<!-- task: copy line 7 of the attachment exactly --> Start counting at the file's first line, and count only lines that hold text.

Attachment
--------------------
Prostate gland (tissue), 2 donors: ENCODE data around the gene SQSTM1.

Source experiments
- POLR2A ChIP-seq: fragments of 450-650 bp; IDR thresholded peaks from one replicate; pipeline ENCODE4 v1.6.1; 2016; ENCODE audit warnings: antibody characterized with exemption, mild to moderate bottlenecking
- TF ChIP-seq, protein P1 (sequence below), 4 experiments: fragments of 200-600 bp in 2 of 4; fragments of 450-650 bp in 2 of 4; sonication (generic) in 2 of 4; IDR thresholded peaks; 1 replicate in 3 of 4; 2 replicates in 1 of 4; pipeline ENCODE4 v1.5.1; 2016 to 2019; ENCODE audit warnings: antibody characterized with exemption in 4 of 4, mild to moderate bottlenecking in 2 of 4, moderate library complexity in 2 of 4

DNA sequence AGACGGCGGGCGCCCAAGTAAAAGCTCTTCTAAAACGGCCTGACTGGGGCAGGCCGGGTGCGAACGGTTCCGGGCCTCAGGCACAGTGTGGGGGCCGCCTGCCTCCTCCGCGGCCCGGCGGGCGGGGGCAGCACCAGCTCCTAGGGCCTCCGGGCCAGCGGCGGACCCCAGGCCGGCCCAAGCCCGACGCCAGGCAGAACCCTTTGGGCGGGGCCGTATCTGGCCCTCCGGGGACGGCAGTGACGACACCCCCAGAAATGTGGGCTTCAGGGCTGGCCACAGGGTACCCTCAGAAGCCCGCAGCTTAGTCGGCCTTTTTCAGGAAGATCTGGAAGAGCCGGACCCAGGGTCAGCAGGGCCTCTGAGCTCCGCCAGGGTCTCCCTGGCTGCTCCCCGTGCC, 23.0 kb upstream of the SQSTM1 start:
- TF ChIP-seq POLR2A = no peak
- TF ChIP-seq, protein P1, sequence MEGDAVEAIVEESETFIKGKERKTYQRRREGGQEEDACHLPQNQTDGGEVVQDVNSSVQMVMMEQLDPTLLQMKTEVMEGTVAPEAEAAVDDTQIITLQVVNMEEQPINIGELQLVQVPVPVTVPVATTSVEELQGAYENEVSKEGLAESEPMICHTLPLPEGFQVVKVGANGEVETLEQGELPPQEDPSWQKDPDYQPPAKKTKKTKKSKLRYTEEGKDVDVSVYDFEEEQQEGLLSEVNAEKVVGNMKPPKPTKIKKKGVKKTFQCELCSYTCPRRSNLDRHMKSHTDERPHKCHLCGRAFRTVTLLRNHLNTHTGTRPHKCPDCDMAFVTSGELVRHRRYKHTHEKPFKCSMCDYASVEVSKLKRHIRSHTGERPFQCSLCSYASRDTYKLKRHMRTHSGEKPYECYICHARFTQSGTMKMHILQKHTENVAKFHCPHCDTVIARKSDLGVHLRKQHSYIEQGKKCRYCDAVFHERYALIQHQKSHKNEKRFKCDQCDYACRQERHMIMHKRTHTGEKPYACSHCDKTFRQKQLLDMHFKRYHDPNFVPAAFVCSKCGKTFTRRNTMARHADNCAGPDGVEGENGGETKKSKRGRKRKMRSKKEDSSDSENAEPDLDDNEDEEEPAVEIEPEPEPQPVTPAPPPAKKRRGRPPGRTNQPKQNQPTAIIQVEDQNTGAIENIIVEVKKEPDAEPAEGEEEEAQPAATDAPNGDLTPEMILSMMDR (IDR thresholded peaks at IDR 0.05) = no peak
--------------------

- TF ChIP-seq, protein P1, sequence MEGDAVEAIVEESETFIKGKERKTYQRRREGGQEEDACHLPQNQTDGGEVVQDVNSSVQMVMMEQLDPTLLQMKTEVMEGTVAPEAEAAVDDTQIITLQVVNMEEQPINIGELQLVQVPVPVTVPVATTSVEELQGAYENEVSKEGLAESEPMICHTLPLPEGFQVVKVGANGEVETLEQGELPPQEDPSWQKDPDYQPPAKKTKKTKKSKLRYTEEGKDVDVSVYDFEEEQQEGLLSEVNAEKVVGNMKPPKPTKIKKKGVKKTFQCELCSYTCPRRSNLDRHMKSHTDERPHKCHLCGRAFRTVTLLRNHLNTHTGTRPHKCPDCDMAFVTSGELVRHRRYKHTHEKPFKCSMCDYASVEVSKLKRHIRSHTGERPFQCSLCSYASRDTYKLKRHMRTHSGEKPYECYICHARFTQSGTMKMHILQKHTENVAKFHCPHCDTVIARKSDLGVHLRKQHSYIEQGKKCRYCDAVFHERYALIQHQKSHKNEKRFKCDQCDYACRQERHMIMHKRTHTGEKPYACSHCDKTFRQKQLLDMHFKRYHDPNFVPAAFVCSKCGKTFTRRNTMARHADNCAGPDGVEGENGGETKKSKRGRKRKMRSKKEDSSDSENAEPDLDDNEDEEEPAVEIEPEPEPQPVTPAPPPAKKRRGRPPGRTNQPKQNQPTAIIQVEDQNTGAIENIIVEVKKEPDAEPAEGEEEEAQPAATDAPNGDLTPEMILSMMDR (IDR thresholded peaks at IDR 0.05) = no peak